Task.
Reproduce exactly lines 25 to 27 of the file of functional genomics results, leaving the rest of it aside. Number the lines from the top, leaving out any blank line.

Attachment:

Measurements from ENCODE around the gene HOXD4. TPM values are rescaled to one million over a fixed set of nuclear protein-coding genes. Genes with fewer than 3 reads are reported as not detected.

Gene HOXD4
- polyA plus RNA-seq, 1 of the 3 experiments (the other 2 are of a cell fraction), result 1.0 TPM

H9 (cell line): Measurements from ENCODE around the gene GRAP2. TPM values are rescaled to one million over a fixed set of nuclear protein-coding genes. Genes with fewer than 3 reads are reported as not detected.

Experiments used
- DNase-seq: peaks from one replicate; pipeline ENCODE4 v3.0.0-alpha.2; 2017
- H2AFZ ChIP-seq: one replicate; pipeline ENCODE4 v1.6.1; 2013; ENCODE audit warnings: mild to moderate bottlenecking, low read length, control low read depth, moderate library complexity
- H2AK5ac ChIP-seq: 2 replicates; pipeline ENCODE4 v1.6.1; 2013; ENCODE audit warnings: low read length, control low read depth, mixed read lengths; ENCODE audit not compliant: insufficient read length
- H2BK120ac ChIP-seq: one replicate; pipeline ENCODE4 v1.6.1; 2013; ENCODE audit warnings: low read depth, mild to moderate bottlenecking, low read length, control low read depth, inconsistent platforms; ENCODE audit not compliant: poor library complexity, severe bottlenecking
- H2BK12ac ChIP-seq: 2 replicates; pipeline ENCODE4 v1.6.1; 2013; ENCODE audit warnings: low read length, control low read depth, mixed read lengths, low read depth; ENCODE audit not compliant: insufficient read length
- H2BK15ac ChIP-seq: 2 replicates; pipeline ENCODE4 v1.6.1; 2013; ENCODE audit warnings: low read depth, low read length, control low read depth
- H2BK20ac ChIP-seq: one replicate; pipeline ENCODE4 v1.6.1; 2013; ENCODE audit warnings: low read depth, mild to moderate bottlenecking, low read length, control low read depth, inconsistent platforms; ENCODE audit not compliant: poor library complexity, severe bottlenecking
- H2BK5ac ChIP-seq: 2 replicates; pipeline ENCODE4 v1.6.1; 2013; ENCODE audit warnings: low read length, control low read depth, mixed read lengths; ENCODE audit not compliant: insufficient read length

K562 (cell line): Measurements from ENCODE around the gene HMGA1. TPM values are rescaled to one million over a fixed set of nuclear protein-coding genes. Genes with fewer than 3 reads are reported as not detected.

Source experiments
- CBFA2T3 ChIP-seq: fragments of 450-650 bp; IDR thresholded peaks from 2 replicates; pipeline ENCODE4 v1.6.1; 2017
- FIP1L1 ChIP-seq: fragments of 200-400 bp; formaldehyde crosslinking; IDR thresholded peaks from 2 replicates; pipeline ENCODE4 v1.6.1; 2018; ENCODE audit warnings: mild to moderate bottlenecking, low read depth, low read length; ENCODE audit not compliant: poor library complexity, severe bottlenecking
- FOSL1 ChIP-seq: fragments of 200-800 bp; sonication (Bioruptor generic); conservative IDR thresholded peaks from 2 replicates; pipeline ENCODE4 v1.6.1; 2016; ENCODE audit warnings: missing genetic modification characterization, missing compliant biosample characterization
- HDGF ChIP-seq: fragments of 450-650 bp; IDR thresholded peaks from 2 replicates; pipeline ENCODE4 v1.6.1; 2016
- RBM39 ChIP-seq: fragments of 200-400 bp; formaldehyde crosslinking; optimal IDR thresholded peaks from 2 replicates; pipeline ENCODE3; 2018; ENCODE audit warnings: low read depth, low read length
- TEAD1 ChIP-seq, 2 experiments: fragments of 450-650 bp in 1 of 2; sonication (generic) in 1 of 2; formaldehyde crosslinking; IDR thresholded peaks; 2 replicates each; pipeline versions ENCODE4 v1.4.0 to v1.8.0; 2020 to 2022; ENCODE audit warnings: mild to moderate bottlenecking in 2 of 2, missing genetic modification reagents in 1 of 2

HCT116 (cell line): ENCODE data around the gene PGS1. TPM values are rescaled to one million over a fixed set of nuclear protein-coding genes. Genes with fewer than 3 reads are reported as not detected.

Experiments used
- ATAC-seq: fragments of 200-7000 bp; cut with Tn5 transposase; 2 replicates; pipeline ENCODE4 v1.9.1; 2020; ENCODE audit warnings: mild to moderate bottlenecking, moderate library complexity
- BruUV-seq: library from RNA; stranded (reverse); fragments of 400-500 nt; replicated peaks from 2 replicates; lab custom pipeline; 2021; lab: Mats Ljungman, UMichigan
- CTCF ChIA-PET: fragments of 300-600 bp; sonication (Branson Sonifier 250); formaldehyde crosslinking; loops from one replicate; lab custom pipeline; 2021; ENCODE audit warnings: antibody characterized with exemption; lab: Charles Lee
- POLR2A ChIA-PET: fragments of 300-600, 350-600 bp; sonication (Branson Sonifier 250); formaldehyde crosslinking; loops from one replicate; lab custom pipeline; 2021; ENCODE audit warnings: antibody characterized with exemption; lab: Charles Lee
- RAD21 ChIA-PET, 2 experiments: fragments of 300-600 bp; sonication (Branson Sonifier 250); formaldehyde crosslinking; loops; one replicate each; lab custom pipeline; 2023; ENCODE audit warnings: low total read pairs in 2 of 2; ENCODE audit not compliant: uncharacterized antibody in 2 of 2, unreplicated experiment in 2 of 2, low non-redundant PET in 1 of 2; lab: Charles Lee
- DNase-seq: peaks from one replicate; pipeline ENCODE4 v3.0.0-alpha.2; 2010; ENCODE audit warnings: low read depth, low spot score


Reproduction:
- BruUV-seq: library from RNA; stranded (reverse); fragments of 400-500 nt; replicated peaks from 2 replicates; lab custom pipeline; 2021; lab: Mats Ljungman, UMichigan
- CTCF ChIA-PET: fragments of 300-600 bp; sonication (Branson Sonifier 250); formaldehyde crosslinking; loops from one replicate; lab custom pipeline; 2021; ENCODE audit warnings: antibody characterized with exemption; lab: Charles Lee
- POLR2A ChIA-PET: fragments of 300-600, 350-600 bp; sonication (Branson Sonifier 250); formaldehyde crosslinking; loops from one replicate; lab custom pipeline; 2021; ENCODE audit warnings: antibody characterized with exemption; lab: Charles Lee